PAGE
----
Although additional studies are necessary to confirm the reliability of these discriminant functions, the use of plasma variables in a multifactorial model appeared to be useful for the evaluation of ruminal acidosis severity.

Keywords:
Ruminal acidosis; Blood variables; Wireless rumen sensor; Heifers

Background

Ruminal acidosis is an ongoing problem in the dairy and feedlot sectors. It has been shown to cause consistent economic losses in dairy farming, primarily due to the reduction in milk yield and milk fat, premature culling and increased losses as a result of death [1]. In both the beef and dairy industries, many authors [2-5] have reported that ruminal acidosis is responsible for the onset of different pathologies, such as rumenitis, parakeratosis, metabolic acidosis, and laminitis. There are major challenges in improving the understanding of acute ruminal acidosis and subacute ruminal acidosis (SARA), including a wide range of responses observed under identical conditions [6] and difficulties in measuring the pH of the rumen, which require procedures such as rumenocentesis, oesophageal intubation or rumen cannulation.

There have been many attempts to use indirect variables to predict the ruminal pH based on symptoms or blood and metabolic indicators [2,7-9]. However, none of the variables alone have predicted the ruminal status of cattle, and only a few of the authors attempted to model metabolic variables to evaluate ruminal acidosis [10].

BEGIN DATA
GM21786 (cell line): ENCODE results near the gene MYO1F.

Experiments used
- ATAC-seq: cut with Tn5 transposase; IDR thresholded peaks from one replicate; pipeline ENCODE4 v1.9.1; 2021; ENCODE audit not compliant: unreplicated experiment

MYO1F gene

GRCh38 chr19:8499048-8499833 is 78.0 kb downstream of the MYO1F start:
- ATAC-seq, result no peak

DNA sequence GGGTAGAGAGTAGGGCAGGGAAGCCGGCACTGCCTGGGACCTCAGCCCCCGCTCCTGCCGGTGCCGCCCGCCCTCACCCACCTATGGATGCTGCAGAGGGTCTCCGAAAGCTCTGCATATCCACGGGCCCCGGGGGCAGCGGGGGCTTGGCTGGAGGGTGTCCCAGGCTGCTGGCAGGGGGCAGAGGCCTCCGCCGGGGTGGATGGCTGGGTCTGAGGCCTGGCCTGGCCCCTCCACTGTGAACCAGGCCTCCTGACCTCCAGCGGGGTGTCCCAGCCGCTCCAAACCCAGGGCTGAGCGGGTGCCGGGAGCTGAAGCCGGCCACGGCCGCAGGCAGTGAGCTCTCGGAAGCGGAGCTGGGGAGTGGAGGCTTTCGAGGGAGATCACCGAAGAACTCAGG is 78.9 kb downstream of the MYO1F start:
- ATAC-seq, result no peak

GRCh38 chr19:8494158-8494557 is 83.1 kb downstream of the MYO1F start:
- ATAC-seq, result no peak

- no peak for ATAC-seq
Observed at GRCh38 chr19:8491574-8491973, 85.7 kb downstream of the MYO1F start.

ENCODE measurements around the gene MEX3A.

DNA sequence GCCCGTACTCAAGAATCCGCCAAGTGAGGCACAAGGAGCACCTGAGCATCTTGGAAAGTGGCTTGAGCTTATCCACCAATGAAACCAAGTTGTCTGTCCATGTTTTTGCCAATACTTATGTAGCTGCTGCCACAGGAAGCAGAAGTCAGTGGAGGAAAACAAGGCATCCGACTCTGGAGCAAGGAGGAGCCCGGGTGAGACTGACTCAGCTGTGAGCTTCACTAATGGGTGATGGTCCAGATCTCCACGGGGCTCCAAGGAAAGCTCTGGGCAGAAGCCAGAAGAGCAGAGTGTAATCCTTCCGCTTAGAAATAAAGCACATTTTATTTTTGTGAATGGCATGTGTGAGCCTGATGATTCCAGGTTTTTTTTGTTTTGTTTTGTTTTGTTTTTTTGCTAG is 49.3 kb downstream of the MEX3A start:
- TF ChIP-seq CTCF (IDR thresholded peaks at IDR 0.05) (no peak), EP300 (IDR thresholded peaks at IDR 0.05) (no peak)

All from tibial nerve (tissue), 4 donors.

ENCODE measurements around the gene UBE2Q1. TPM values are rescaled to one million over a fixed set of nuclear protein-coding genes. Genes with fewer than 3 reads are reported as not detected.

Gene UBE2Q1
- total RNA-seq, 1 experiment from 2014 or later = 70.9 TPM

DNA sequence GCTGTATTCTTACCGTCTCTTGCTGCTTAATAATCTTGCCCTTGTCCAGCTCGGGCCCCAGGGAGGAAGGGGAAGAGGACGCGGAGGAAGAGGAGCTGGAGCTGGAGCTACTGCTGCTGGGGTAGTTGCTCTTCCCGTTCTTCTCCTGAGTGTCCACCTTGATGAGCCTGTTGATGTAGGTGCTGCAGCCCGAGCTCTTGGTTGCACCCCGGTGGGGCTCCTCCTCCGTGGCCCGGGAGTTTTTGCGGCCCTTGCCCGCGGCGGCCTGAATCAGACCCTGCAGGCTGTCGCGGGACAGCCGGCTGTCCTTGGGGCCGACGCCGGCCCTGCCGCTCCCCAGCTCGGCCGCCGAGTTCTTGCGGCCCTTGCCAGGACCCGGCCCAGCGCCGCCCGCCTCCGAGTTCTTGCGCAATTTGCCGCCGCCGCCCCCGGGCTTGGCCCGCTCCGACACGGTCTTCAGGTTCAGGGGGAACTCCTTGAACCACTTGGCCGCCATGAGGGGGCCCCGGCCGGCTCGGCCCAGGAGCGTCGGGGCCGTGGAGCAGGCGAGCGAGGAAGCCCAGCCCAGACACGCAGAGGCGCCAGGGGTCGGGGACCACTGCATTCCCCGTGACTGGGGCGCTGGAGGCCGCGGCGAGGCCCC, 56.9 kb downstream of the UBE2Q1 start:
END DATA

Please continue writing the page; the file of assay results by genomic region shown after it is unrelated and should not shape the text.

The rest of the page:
The aim of this study was to model the data obtained from the complete blood cell count, biochemical plasma profile, venous blood gas analysis, analysis of blood lipopolysaccharide (LPS) and LPS-binding proteins (LBP) to identify a subset of variables that could reliably indicate the severity of the induced ruminal acidosis in heifers.

Results and discussion

Animal health and body weight

Animal health was not compromised by the experiment as certified by a veterinarian at the end of each period. At the end of the trial, the heifers weighed an average of 382±17.3 kg with an average daily gain of 0.75±0.09 kg/d.

Feed intake

The dry matter intake (DMI) was significantly affected by the treatment, the day, the interactions period x day and treatment x period x day (Table 1). The interactions were significant because the challenge diets were provided only on the challenge day (d1) as specified in the protocol to induce acidosis. The lowest DMI was observed following the high starch (HS) treatment as a result of the ruminal pH drop (Figure 1) on the day after the d1 (d2) and it could be explained as an attempt to avoid the effects of the very low ruminal pH. Moreover, in the second period, the heifers that had experienced a pH below 5.0 after ingesting the MS diet in the first period dramatically reduced their intake with the HS diet (Figure 2). The reluctance to consume diets rich in starch after experiencing ruminal acidosis could be explained as a memory effect due to previously experienced ruminal acidosis despite the two-week recovery period. This result depends not only on the memory effect but also on individual sensitivity to ruminal acidosis. Heifers that consumed MS feed in the second period had less severe acidosis than the heifers that had fed on the same diet in the first period (Figure 3) and showed a lower reduction in the intake of HS feed in the third period (Figure 2).